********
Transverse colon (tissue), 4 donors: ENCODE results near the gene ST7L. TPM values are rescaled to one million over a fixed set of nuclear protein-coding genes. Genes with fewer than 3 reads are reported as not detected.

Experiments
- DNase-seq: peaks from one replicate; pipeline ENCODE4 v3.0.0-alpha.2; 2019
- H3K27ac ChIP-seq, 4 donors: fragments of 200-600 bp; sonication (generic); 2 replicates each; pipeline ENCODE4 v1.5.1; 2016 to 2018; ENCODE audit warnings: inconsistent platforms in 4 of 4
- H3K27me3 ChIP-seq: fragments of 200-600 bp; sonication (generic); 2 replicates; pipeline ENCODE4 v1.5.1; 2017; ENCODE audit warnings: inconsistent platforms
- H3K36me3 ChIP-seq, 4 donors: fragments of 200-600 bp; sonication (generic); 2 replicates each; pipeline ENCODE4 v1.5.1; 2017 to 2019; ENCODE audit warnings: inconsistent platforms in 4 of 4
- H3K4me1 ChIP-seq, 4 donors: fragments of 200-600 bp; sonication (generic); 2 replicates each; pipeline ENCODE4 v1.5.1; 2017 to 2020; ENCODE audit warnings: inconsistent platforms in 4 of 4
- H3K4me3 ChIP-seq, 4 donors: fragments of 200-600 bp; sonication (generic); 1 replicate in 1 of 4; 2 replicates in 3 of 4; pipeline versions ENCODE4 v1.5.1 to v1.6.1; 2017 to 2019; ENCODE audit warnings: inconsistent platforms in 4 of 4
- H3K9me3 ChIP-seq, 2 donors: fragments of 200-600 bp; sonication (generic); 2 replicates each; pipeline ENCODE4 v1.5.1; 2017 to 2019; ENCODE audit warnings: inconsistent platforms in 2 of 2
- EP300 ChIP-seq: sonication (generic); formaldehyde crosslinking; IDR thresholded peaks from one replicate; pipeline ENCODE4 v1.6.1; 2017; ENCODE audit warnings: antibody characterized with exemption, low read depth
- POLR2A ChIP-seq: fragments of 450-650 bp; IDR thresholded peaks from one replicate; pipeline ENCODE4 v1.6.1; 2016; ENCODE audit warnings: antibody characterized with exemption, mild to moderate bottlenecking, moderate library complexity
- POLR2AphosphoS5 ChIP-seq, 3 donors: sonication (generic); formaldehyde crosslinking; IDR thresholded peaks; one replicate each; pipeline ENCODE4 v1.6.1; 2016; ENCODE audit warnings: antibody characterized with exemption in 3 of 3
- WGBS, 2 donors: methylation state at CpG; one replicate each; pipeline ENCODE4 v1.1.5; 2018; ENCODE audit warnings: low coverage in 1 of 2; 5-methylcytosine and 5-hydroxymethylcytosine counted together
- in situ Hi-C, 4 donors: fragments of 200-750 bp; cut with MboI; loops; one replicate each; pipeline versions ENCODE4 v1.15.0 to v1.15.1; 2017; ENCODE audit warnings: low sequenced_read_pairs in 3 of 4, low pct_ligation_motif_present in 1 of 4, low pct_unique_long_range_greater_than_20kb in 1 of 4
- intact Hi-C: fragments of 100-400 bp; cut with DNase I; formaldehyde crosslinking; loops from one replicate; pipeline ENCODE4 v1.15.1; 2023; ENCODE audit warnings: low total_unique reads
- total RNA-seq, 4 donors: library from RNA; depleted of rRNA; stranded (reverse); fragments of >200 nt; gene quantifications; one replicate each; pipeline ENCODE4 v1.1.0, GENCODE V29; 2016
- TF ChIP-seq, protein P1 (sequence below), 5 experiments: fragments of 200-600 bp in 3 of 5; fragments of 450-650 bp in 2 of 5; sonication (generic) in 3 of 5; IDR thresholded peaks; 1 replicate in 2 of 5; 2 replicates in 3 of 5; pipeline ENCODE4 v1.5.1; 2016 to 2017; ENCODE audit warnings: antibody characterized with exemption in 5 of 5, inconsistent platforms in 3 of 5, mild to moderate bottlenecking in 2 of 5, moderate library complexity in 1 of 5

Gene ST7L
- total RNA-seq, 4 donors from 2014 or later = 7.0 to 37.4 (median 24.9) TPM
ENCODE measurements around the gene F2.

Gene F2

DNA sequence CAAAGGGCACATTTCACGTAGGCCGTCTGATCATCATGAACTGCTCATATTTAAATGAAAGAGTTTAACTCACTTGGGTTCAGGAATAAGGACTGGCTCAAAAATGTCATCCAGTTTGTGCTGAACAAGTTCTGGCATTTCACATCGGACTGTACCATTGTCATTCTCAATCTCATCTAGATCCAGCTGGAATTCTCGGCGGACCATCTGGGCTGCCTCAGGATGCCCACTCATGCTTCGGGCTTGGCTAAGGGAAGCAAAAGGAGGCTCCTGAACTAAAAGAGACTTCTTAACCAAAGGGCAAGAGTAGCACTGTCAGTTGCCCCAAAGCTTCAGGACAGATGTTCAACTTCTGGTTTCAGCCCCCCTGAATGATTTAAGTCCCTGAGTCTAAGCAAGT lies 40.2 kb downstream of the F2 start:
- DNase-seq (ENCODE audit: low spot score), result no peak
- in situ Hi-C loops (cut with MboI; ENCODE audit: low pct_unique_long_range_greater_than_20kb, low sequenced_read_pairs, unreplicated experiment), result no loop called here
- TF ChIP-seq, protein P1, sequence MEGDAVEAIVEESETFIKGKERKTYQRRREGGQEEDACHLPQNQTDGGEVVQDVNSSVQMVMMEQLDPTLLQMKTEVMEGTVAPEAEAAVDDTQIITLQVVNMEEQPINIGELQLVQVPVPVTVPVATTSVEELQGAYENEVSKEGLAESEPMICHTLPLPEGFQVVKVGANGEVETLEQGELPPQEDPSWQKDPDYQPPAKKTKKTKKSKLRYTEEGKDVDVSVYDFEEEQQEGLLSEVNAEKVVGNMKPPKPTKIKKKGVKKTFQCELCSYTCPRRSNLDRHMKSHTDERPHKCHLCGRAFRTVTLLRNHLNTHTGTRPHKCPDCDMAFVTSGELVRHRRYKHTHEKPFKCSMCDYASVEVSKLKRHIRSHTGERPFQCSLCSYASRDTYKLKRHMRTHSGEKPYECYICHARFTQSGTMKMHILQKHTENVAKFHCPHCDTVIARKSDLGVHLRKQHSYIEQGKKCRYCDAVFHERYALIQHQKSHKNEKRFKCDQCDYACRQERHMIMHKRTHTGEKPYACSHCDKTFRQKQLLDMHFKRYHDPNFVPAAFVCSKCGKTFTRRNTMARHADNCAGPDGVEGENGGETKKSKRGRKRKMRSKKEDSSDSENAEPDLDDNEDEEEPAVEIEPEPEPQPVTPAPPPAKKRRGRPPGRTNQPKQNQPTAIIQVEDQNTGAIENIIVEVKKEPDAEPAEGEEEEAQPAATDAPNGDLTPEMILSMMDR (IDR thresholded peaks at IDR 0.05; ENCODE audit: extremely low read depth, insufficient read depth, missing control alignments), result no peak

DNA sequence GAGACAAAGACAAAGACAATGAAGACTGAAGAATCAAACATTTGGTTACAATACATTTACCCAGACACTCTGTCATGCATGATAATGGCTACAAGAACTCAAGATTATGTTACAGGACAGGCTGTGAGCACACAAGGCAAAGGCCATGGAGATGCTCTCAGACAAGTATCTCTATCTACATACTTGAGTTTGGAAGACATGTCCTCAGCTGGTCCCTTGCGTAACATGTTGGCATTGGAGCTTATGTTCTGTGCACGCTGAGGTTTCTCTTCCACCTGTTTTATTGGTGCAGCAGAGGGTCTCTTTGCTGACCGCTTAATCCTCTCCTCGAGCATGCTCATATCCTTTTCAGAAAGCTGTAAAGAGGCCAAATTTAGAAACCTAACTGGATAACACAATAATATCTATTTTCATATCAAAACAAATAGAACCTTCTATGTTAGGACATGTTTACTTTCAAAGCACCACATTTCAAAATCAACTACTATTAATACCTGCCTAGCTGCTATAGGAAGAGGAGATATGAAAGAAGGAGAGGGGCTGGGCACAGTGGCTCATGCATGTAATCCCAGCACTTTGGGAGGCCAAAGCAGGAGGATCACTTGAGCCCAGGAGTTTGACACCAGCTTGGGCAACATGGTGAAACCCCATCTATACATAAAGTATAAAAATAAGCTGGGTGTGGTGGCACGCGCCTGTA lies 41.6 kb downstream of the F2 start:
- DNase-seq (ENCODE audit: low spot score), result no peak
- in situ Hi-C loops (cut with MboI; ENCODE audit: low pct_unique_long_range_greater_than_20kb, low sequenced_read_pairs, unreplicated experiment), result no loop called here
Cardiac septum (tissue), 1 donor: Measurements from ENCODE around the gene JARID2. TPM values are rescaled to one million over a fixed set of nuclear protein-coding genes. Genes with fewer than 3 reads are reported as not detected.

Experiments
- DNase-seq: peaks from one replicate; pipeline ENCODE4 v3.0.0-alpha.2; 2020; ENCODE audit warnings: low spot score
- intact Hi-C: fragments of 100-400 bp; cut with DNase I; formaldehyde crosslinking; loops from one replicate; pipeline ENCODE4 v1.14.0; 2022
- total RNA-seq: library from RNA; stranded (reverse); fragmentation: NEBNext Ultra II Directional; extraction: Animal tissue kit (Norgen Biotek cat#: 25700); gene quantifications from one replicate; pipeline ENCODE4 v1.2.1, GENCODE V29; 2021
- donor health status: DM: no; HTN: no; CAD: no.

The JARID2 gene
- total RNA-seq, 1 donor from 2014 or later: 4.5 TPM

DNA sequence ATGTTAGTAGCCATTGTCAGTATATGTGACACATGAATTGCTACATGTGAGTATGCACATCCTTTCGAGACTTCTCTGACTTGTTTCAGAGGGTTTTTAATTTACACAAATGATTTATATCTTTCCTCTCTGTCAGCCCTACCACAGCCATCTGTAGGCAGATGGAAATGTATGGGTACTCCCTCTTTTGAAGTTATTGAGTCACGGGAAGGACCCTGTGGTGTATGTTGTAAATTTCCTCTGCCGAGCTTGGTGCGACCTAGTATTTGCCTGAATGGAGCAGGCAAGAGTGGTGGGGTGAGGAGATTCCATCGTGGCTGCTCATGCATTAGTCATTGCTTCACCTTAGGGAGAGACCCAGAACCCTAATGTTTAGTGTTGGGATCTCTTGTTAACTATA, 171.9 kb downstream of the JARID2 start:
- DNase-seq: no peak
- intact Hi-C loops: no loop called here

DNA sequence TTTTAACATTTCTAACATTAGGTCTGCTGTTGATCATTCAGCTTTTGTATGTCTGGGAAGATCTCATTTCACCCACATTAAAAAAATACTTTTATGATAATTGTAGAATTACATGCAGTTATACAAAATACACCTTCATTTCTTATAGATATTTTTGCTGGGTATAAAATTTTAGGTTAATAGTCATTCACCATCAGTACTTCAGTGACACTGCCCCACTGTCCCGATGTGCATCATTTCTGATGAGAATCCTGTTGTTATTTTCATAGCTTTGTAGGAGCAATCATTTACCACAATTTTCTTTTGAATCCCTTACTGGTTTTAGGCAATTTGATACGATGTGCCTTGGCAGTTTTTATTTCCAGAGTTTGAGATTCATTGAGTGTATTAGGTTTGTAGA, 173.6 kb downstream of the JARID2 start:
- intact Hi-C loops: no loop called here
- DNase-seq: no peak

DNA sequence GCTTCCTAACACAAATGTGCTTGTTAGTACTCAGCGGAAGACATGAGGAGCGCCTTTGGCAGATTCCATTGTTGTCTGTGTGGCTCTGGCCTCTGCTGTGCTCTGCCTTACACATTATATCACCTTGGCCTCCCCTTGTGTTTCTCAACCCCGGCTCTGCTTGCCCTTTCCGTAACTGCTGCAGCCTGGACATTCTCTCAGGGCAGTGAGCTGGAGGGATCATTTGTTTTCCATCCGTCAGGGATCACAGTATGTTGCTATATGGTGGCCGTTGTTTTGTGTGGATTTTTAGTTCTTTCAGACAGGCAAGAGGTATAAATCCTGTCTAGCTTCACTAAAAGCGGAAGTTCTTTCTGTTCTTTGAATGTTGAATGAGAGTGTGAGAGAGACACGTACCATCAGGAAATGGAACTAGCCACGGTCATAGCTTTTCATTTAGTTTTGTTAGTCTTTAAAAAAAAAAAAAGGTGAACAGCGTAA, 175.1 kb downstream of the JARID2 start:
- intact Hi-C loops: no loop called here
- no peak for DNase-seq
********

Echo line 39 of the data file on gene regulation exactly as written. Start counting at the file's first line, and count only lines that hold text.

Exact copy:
- intact Hi-C loops: no loop called here